This Dr. Seuss classic was written in 1971 – far before its time. The Lorax tells the story of a dim future resulting from overconsumption, resource depletion, and its resulting pollution. The reader of the story is faced with the mysterious “Onceler’s” recollection of an unharmed Earth, full of healthy Trafulla Trees and happy woodland animals. The Lorax is a story about what can happen to those who choose to live in ignorance, despite constant reminders and warnings about the repercussions of irresponsible actions. This applies heavily to the urgency of climate change. We should all take Dr. Suess’s advice and make changes to save our environment before it’s too late.
“Unless someone like you cares a whole awful lot,
Nothing is going to get better. It’s not.” – from The Lorax
One of the most thoughtful ideas found in this piece of literature is the depiction of the Onceler as someone who simply wants to make financial gain after inventing the “Theed” from the Trafulla Trees, a special fabric which “everyone needs.” From the very beginning of the story, the Lorax is continuously asking the Onceler to slow down production and reflect on its impact on the environment. Unfortunately, the Onceler simply refuses to acknowledge the habitat’s deterioration as he continues to expand his business. As the market for Theeds grows, the Onceler begins chopping down hundreds of once plentiful Truffula Trees despite the Lorax’s constant nagging.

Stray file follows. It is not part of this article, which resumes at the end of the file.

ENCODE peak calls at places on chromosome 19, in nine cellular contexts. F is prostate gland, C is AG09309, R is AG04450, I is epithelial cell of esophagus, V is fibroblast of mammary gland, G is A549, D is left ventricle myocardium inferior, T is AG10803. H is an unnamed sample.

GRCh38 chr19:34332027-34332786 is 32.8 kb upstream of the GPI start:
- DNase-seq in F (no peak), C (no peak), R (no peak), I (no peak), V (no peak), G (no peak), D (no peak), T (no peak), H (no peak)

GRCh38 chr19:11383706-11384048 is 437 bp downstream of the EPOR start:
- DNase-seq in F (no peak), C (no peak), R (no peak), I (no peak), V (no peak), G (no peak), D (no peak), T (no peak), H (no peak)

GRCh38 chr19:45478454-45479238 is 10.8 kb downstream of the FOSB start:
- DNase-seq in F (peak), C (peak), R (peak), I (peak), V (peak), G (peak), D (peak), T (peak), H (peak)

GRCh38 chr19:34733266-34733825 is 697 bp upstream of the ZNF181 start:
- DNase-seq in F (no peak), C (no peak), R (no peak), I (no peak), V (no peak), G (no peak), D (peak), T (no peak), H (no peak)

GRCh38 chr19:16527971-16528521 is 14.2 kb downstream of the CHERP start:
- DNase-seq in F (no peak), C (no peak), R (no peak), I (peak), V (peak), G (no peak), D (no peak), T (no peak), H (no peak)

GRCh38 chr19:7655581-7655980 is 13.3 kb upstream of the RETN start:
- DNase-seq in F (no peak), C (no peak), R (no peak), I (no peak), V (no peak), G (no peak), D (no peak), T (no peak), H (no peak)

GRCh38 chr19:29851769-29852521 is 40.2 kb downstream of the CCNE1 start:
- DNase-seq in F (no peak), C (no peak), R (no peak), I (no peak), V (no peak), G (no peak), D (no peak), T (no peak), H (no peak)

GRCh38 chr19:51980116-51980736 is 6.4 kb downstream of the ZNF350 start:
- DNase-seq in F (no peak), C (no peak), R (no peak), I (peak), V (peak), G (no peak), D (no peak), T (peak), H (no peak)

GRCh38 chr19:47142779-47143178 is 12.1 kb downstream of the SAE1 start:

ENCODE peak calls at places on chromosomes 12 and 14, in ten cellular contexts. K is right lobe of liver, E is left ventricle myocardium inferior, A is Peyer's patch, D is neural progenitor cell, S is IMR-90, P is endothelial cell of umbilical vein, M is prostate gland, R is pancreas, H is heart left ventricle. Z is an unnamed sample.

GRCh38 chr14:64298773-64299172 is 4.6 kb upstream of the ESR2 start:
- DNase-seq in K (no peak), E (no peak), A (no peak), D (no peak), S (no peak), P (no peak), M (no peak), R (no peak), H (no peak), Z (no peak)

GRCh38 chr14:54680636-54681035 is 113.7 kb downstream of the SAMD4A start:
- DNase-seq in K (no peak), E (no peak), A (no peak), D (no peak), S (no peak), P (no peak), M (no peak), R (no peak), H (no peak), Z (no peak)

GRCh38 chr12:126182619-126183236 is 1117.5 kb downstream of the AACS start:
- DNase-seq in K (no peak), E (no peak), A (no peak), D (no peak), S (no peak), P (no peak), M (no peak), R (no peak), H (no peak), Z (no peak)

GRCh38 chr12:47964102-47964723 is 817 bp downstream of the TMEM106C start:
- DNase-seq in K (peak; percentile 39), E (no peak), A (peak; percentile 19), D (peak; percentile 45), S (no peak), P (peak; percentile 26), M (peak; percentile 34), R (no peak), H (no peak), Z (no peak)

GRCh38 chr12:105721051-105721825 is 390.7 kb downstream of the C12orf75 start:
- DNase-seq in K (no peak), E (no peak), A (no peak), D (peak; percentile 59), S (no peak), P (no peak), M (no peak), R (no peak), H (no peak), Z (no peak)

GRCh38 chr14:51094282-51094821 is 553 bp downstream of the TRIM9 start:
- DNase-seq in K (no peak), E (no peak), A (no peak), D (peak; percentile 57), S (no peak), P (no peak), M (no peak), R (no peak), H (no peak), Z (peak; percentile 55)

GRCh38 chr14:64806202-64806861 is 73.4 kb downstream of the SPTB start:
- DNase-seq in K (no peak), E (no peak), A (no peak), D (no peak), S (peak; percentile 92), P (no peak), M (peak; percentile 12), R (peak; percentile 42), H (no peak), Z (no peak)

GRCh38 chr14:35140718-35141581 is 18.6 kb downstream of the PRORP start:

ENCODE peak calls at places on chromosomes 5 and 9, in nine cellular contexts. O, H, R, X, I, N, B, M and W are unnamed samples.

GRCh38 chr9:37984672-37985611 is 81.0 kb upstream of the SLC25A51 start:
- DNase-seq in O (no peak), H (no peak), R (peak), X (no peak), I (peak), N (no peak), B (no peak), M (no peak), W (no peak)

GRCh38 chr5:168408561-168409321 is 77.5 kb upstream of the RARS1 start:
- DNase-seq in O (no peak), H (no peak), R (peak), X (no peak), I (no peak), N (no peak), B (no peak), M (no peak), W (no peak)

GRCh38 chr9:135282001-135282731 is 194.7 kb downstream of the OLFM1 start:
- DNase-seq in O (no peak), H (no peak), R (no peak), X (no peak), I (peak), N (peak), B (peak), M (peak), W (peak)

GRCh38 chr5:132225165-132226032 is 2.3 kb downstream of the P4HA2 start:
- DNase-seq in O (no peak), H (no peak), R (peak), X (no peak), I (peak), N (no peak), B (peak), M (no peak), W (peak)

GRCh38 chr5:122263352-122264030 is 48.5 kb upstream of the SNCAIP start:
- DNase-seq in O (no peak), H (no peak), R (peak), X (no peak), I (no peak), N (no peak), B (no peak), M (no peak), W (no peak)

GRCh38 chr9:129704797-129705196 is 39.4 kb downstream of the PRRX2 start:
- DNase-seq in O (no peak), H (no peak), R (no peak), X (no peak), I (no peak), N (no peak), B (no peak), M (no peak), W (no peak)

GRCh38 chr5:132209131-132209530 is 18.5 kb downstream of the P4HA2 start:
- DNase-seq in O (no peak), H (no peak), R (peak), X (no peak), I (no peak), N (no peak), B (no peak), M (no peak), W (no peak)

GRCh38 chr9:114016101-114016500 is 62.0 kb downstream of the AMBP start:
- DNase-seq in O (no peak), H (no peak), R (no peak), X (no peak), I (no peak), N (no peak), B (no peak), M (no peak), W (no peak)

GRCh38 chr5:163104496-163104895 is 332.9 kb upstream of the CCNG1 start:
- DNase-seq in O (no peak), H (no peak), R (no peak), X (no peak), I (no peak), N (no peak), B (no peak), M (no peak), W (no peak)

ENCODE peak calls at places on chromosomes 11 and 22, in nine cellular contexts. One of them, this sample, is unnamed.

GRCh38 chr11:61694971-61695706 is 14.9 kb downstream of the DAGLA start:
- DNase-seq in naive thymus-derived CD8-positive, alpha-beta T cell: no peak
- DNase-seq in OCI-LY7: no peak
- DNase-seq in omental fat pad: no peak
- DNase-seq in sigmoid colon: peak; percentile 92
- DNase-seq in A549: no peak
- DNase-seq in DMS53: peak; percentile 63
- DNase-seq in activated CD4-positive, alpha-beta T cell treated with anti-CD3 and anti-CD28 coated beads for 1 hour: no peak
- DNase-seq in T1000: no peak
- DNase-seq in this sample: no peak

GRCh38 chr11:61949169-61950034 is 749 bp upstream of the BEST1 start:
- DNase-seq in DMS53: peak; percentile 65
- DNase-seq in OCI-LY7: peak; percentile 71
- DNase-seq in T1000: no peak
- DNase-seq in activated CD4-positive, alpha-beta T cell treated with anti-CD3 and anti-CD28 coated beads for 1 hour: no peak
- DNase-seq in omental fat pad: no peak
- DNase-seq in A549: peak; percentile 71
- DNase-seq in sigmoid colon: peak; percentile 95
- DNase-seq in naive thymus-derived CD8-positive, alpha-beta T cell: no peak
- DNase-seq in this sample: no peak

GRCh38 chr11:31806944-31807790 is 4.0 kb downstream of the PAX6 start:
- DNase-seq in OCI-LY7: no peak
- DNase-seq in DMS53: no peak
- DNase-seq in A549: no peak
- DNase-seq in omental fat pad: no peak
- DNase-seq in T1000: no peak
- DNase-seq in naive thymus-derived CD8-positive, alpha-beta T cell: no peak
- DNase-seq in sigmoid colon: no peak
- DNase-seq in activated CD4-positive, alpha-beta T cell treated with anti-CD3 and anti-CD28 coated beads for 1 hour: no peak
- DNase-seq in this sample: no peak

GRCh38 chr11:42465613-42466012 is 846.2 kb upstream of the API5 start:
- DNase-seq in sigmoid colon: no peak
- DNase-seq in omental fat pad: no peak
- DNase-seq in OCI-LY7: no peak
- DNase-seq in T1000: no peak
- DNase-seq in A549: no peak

Like a lot of people today, the Onceler chooses to ignore the cries of the Lorax, “who speaks for the trees,” because he feels that expanding his business and using up resources has a positive effect on the economy. Failing to weigh the pros and cons of expansion, he drains the environment until there are literally no resources left. The remorse doesn’t set in until the very last Traffula Tree has been chopped down.
I feel like children and adults alike should take a look at this very important book and compare what’s happening in the story to what’s happening in our world today. The fact that the story deals with the complications of business expansion and consumerism rather than simply preaching about the importance of being nice to the planet is impressive. This book was written way before it’s time. A part of me wishes it would be a required reading and discussion material for U.S. politicians!